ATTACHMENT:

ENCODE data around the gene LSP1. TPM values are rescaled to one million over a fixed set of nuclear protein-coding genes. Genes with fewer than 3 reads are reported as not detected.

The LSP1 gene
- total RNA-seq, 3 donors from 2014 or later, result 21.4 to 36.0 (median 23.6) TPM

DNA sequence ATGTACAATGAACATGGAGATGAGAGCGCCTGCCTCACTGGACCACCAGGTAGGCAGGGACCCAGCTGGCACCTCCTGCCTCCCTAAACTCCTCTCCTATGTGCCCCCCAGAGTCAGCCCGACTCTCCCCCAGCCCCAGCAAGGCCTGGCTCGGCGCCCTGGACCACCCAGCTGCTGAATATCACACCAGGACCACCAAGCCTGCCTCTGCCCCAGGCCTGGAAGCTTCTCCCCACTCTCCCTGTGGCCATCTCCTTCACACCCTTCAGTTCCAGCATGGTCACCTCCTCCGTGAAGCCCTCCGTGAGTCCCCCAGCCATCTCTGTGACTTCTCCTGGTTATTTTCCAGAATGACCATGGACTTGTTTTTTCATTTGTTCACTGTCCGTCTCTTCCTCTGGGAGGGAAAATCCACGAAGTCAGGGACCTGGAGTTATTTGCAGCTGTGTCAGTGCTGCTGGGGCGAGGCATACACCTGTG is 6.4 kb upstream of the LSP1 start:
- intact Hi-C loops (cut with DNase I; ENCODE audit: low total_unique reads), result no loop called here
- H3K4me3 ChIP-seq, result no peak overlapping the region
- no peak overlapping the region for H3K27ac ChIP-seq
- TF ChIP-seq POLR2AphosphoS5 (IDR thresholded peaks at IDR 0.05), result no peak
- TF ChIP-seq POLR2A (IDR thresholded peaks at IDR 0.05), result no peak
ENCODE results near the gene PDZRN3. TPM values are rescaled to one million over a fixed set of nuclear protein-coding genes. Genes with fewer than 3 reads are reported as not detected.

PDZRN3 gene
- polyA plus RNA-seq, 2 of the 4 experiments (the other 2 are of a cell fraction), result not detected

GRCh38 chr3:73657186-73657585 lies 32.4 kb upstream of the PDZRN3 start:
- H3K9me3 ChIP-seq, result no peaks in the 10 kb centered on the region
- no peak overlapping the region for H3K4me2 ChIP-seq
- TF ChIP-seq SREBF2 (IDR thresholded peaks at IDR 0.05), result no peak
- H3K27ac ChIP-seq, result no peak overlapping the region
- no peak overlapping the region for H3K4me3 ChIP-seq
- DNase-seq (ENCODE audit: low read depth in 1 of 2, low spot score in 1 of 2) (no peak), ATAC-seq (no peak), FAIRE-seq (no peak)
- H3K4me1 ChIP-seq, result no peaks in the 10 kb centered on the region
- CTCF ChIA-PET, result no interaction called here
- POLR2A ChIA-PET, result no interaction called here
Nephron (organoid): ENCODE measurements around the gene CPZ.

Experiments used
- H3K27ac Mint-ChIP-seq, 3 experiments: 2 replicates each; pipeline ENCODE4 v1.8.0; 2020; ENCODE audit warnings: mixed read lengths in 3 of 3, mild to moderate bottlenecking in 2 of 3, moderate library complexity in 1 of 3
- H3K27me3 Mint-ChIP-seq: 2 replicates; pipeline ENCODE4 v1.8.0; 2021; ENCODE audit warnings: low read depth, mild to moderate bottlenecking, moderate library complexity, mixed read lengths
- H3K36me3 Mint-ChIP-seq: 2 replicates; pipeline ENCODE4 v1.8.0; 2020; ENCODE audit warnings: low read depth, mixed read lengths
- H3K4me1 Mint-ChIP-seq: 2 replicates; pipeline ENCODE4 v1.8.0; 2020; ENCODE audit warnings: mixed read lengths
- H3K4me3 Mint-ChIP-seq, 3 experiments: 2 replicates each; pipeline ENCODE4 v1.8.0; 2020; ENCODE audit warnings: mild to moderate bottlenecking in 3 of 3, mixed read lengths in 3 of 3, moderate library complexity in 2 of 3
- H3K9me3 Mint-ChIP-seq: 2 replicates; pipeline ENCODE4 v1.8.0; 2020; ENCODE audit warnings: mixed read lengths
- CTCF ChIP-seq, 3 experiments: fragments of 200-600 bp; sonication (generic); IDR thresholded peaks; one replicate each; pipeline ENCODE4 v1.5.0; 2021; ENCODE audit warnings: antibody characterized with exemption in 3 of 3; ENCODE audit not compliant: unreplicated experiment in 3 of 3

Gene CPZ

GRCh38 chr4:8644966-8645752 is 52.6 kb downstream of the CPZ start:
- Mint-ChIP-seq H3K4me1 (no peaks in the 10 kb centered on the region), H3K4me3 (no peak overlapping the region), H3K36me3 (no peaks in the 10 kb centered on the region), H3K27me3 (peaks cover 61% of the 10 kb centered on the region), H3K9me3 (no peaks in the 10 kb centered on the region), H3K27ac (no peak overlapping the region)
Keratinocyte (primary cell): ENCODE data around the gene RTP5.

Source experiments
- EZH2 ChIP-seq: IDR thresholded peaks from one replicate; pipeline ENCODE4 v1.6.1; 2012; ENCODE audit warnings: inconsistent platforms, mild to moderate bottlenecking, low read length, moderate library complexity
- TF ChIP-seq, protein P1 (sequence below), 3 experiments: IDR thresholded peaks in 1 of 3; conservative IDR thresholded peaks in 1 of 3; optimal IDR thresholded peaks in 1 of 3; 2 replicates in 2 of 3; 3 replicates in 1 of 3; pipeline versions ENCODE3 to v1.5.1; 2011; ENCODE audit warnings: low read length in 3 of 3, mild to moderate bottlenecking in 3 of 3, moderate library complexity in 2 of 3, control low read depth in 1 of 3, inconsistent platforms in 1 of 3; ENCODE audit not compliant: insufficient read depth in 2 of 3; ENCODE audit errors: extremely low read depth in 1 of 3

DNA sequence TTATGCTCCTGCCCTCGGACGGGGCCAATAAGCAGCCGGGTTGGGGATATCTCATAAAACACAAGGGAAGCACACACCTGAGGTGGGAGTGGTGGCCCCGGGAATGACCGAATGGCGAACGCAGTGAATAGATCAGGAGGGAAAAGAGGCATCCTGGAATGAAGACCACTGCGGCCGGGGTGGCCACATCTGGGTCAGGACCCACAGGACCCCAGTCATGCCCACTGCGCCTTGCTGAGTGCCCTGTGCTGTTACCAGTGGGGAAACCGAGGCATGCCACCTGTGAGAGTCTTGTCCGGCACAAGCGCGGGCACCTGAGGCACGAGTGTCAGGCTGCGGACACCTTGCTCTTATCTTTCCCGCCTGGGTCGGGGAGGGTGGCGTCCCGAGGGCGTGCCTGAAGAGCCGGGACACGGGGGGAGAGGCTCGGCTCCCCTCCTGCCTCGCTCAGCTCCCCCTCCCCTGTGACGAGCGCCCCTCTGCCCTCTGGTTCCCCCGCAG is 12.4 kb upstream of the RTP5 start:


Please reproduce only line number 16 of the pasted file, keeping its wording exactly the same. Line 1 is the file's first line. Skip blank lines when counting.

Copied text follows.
- TF ChIP-seq SREBF2 (IDR thresholded peaks at IDR 0.05), result no peak